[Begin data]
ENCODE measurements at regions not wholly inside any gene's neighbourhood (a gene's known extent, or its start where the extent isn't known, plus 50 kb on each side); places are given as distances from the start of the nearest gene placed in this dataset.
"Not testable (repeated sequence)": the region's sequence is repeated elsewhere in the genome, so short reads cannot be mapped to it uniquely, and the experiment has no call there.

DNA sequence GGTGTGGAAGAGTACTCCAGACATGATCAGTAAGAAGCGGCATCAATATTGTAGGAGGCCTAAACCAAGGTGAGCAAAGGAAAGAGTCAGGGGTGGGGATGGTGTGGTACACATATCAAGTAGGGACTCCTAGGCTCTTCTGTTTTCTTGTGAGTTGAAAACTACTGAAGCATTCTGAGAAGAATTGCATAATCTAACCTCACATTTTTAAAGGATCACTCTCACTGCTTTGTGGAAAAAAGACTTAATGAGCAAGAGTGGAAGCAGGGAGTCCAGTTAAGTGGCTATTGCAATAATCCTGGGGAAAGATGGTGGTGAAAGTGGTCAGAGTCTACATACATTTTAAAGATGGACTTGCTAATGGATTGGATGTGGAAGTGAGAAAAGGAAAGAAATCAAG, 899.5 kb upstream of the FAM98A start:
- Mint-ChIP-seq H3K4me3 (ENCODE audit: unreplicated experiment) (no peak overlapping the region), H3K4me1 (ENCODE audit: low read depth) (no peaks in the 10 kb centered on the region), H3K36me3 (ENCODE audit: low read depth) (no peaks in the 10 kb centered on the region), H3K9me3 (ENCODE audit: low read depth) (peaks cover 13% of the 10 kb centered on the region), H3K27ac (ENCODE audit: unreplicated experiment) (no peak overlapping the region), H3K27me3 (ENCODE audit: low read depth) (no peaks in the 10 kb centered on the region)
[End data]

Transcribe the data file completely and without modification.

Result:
ENCODE measurements at regions not wholly inside any gene's neighbourhood (a gene's known extent, or its start where the extent isn't known, plus 50 kb on each side); places are given as distances from the start of the nearest gene placed in this dataset.
"Not testable (repeated sequence)": the region's sequence is repeated elsewhere in the genome, so short reads cannot be mapped to it uniquely, and the experiment has no call there.

DNA sequence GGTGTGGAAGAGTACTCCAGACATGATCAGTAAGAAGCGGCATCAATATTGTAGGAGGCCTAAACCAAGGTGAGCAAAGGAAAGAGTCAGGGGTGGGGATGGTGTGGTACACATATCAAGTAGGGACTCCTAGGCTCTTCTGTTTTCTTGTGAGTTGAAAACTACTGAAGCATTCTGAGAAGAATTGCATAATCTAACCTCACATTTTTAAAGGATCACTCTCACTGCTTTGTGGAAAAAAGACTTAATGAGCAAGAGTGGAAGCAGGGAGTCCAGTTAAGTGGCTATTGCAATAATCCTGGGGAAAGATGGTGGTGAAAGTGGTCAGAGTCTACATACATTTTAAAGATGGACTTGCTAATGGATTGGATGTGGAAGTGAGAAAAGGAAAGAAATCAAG, 899.5 kb upstream of the FAM98A start:
- Mint-ChIP-seq H3K4me3 (ENCODE audit: unreplicated experiment) (no peak overlapping the region), H3K4me1 (ENCODE audit: low read depth) (no peaks in the 10 kb centered on the region), H3K36me3 (ENCODE audit: low read depth) (no peaks in the 10 kb centered on the region), H3K9me3 (ENCODE audit: low read depth) (peaks cover 13% of the 10 kb centered on the region), H3K27ac (ENCODE audit: unreplicated experiment) (no peak overlapping the region), H3K27me3 (ENCODE audit: low read depth) (no peaks in the 10 kb centered on the region)